When I think about the West L.A. Courthouse, I think about pro skater Gabriel Rodriguez, a Mid City legend who passed away in 2019 at 46. With a style as smooth as his pants were baggy, Rodriguez was able to grind and slide the courthouse’s ledges with a rare grace. His progressive trick selection—from a waist-high frontside tailslide across the stage ledge to a nollie backside tailslide—set the standard for Chocolate Skateboards’ inaugural cinematic offering, Las Nueve Vidas de Paco. A classic skate video, Vidas featured a predominately Black and Brown team making their names across legendary Los Angeles skate spots. Many skaters of my generation grew up memorizing it trick for trick.
This essay was adapted from the Alta newsletter, delivered every Thursday.
Much has changed since Rodriguez’s 1995 video appearance. When I arrive at the courthouse in December, making a beeline after a six-hour drive from Sacramento to a family visit in Pomona, I pull up to a plaza legally open to all skaters since 2014. It’s one thing for a city to fund and build a skate park, but to make an existing structure legally skateable is truly unique. The original white concrete benches/planters were replaced with metal ledges, similar to what you might find at a skate park, to the dismay of some skaters who wanted the obstacle of the original concrete ledges. Regardless, the plaza still has its challenges and is free and open for any skater to enjoy without hassle.
In 2018, skaters learned that the plaza would likely be demolished, along with the existing civic center buildings, to make way for the West LA Commons project, slated to start construction as soon as 2023.
A “mixed-use community,” the Commons project includes plans for over 900 residential units with “more than 430 service-enhanced affordable units…[serving] families, seniors, and people experiencing homelessness.” The Los Angeles Conservancy hopes parts of the existing structures will be kept, including the mid-century modern facades at the front of the courts and municipal buildings, through creative reuse tactics, which would save some elements. Located just west of the 405 along Santa Monica Boulevard, the project will help efforts to address California’s housing crisis, but it will also eliminate the legendary, legalized skate spot known throughout California.
Instead of stretching, I do a couple of laps around the courtyard. There are a handful of other skaters about on this random Friday afternoon: someone measuring the height of the stage against the standing length of their board; some locals skating the newly installed round rail near the municipal building; a longboarder with dreadlocks and a DSLR in hand, taking photos of the scene, before exiting just as quickly. I set a water bottle near a planter between the courthouse and the municipal building. Both form the borders of this L-shaped courtyard, with the West L.A. Library at the northern border facing Santa Monica Boulevard. The signature structure of the courthouse is a Googie-inspired amphitheater with a waist-high skateable concrete stage sitting in the middle of the plaza and looking like a parking space for George Jetson. I try to muster a noseslide on the shortest portion of the stage ledge and barely clip the top before falling.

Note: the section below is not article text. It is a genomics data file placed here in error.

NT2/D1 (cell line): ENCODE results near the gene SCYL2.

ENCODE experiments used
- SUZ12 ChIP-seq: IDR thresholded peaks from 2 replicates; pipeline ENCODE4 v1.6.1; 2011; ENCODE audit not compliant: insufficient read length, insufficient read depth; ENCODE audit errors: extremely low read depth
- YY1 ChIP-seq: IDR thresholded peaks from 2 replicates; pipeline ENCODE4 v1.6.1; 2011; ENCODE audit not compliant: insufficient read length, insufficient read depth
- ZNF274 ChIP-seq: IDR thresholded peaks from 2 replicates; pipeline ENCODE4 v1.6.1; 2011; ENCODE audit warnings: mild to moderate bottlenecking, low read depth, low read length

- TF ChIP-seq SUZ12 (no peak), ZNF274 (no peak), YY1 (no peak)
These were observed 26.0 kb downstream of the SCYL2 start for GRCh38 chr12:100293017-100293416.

Preserving some part of this course is merely the latest fight for legal local skate spots for West L.A. skateboarders. The 2010 creation of Stoner Skatepark, a popular spot nearby, was a massive undertaking, with a local skate commission developed to address community requests, including noise-reduction efforts installed throughout the park. Skaters who helped create that skate park later worked with Nike Skateboarding and the city to turn the civic center into an official skate plaza. The West LA Commons website notes that it’s working with the Skatepark Project, which previously helped build Stoner, to “figure out ways to best honor the rich street skating history at the civic center property…and find ways to safely incorporate it into the project.”
Legal or not, nothing about the courthouse will prevent my board from hitting a crack and propelling my body into the ground like generations of skaters before me who wound up sprawled here, staring at the sky wondering how badly they were hurt. In my case, a bloody elbow and increasingly sore ribs on my right side, pretty much delivered on arrival. I skate around a bit more to shake off the fall and do a mediocre 5-0 grind (grinding solely on my back truck) on one of the benches, before pushing into the flat ground in front of the municipal building to do a heelflip, before turning back around and doing a frontside slappy grind on a curb near where I started. The flow of the space is intuitive, with wide-enough pedestrian paths for skaters to pass one another and enough benches for many small sessions to be happening simultaneously.
Like all skate spots I’ve known, I feel the West L.A. Courthouse’s residual history in the soreness of my body after my session. My ribs ache through the holidays from the weight of my elbow smashing against them from the concrete’s impact. I replay the spot in my head all week and imagine the tricks I hope for a chance to try as I heal.
Injuries (or almost-injuries) are part of the exchange all skaters make with the places we ride. The relationship between time, space, and the limitations of our selves is what keeps us skating, pushing each skater to try to land something out of respect for a beloved skate spot, especially one that may soon be a part of history.
Maybe the developers of the West LA Commons will place a plaque in honor of all the fallen skaters. Or, ideally, a statue of Gabriel Rodriguez’s tailslide across the stage, a tribute to the giants who once made the plaza their own.•
José Vadi is the author of Inter State: Essays from California. An award-winning essayist, poet, playwright, and film producer, he lives and writes in Sacramento.